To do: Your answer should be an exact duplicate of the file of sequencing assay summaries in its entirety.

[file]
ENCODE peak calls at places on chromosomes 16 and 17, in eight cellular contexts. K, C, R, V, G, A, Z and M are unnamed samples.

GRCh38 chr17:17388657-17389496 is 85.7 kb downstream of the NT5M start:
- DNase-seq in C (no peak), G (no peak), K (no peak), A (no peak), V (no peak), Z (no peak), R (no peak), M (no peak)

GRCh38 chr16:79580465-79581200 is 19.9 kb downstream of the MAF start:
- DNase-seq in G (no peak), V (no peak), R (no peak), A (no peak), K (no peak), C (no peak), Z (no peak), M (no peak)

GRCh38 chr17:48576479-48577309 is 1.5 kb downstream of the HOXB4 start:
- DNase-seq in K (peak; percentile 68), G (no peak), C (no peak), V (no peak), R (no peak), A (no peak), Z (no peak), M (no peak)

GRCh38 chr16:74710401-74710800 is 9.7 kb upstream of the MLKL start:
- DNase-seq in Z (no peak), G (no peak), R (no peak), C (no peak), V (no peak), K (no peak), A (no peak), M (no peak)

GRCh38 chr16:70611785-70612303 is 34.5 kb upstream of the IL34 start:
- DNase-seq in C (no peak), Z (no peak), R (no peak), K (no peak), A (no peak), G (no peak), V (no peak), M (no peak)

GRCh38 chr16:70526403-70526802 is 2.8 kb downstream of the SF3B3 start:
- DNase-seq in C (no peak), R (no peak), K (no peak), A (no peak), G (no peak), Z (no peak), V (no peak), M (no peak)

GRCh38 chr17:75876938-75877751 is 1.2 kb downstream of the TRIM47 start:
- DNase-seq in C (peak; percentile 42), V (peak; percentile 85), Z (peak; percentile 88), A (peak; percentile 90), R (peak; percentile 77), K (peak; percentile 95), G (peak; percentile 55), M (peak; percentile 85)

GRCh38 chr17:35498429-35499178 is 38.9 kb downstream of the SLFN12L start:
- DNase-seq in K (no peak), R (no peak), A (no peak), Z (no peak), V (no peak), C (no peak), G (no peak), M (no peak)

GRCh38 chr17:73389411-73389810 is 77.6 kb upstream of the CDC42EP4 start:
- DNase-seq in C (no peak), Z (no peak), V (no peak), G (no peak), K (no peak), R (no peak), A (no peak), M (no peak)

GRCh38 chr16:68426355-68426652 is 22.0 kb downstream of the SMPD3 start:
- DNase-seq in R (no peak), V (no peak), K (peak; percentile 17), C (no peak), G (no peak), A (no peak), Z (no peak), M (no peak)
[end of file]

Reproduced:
ENCODE peak calls at places on chromosomes 16 and 17, in eight cellular contexts. K, C, R, V, G, A, Z and M are unnamed samples.

GRCh38 chr17:17388657-17389496 is 85.7 kb downstream of the NT5M start:
- DNase-seq in C (no peak), G (no peak), K (no peak), A (no peak), V (no peak), Z (no peak), R (no peak), M (no peak)

GRCh38 chr16:79580465-79581200 is 19.9 kb downstream of the MAF start:
- DNase-seq in G (no peak), V (no peak), R (no peak), A (no peak), K (no peak), C (no peak), Z (no peak), M (no peak)

GRCh38 chr17:48576479-48577309 is 1.5 kb downstream of the HOXB4 start:
- DNase-seq in K (peak; percentile 68), G (no peak), C (no peak), V (no peak), R (no peak), A (no peak), Z (no peak), M (no peak)

GRCh38 chr16:74710401-74710800 is 9.7 kb upstream of the MLKL start:
- DNase-seq in Z (no peak), G (no peak), R (no peak), C (no peak), V (no peak), K (no peak), A (no peak), M (no peak)

GRCh38 chr16:70611785-70612303 is 34.5 kb upstream of the IL34 start:
- DNase-seq in C (no peak), Z (no peak), R (no peak), K (no peak), A (no peak), G (no peak), V (no peak), M (no peak)

GRCh38 chr16:70526403-70526802 is 2.8 kb downstream of the SF3B3 start:
- DNase-seq in C (no peak), R (no peak), K (no peak), A (no peak), G (no peak), Z (no peak), V (no peak), M (no peak)

GRCh38 chr17:75876938-75877751 is 1.2 kb downstream of the TRIM47 start:
- DNase-seq in C (peak; percentile 42), V (peak; percentile 85), Z (peak; percentile 88), A (peak; percentile 90), R (peak; percentile 77), K (peak; percentile 95), G (peak; percentile 55), M (peak; percentile 85)

GRCh38 chr17:35498429-35499178 is 38.9 kb downstream of the SLFN12L start:
- DNase-seq in K (no peak), R (no peak), A (no peak), Z (no peak), V (no peak), C (no peak), G (no peak), M (no peak)

GRCh38 chr17:73389411-73389810 is 77.6 kb upstream of the CDC42EP4 start:
- DNase-seq in C (no peak), Z (no peak), V (no peak), G (no peak), K (no peak), R (no peak), A (no peak), M (no peak)

GRCh38 chr16:68426355-68426652 is 22.0 kb downstream of the SMPD3 start:
- DNase-seq in R (no peak), V (no peak), K (peak; percentile 17), C (no peak), G (no peak), A (no peak), Z (no peak), M (no peak)